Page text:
Things I Learned at 27

A Letter to Myself on the Eve of my 28th Birthday

You, and only you, are responsible for your own emotions. When your heart is aching and you are waiting for someone else to heal it, you will realize that you are the only person that can give yourself the closure you so desperately desire. Walking down that rainy street in some New York City borough and having the grace to let someone go, to close a door completely, to be willing to break your own heart — this will be a small but life-altering lesson.

There is such a thing as a relationship with steaming hot chemistry and absolutely zero compatibility. Don’t spend too much time here. Bending yourself to be someone you are not will never be the way. Romanticizing dysfunction does not a love story make. Having imaginary conversations and playing out scenarios like a playwright in your head will not help you. You will only hurt your own feelings. You should not have to lay on the couch with crystals on you before you see someone or sing mantras to calm your beating heart. If you’re doing that, run the opposite way. Your energy, time, and space are sacred. Treat them as such.

Writing will save your life. Those early mornings, dark black coffee, endless journal entries, meticulous notes, and the same songs on repeat will add up to something. You will write a book and then have absolutely no clue what to do with it. This will not feel like a big deal, because writing it changed you, saved you, made you whole again. During the first few months, you will think you are writing a love story about a guy. When you revise the second draft you will realize it’s a love story about the relationship you have with yourself. It is also a love letter to your best friend. You will call her crying to tell her this. The greatest loves of your life are the women who have helped guide you, inspire you, and shape you. Never forget what it feels like to be loved and seen by them.

Sometimes, even when you have something to say, it is better to be quiet and listen.

Boundaries are where you begin and end. When others aim to hurt you, intentionally or otherwise, it is a reflection of their wounds, not your worth. A boundary does not mean you are cold, calculating, or cutting someone off. It means only communicating when you are loving and holding yourself first; when you are able to align yourself with grace and humility. When you refuse to make yourself smaller, or bigger. You do not need to explain everything. “No” is a complete sentence.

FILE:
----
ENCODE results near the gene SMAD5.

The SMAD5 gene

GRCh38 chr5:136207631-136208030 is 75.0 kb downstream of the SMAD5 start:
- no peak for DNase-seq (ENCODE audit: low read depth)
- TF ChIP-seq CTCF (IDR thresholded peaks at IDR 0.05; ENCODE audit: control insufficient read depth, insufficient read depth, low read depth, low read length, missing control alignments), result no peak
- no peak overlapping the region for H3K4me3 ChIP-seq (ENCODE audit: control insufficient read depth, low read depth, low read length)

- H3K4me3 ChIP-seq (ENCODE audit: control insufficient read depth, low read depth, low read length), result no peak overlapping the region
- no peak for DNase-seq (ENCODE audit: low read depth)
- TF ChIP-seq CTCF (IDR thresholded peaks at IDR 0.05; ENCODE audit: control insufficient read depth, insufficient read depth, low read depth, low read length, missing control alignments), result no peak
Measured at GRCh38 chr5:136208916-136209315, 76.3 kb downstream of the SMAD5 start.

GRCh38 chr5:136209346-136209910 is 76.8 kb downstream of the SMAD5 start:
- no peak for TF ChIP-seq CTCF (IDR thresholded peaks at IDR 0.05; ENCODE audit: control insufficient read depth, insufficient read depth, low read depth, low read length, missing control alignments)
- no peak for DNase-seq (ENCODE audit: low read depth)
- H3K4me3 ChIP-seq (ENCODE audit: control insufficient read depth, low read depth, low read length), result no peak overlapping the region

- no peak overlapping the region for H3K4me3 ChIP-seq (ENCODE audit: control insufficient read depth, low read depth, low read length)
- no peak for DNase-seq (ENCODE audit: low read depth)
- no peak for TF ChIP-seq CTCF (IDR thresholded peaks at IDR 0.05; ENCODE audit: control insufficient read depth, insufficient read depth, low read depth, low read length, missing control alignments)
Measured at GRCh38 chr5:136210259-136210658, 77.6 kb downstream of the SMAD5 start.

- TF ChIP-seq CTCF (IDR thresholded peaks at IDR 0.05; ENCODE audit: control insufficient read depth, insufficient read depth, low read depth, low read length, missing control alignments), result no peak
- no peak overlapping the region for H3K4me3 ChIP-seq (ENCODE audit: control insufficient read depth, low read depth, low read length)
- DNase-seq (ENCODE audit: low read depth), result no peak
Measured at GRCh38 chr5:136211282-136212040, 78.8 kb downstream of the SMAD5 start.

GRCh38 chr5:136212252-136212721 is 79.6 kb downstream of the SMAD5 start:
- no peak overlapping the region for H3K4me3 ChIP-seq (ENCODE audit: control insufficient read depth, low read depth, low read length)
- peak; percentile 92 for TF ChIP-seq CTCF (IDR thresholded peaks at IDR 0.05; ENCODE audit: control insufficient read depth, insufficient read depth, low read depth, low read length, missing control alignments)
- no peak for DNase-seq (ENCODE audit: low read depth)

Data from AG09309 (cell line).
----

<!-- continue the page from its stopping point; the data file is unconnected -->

When you feel anxiety flooding your system, causing you to clench your jaw, wake up in sweats, and shake uncontrollably — suck on an ice cube. Drive down the highway going a hundred miles an hour and scream. Go to the ocean. You will do these things. You will try to sweat it out. Run it out. Talk it out. But ultimately, the best (and only) thing to do is feel it, and let it wash over you. You can feel your emotions, without becoming your emotions. Give yourself permission to do all of this imperfectly.

Living in your own home for the first time, you will realize just how important this idea of home, of roots, really is. You will have to contend with your wild spirit that wants to be on the go and the nurturing nature that calls you to plant roots. This is a place for you to learn and grow in the years to come.

On a hot summer night, wearing damp pajama shorts and flip-flops and your hair akimbo on your head, a new seed will be planted. You will learn that all that drama you once associated with love was actually just that — drama. There will be moments when your heart and head have to catch up with your intuition. Learning how to love and be loved in this all-encompassing way will shift everything you thought you knew about what it means to love yourself, to love others, and to be loved in this life.

You are safe here. Vulnerability is the precursor to expansion. You get to choose how you show up to every single moment of your life; with this comes great responsibility.

Pastimes include playing with words, using my passport, and eating croissants. A writer of all things gender, culture, and travel.

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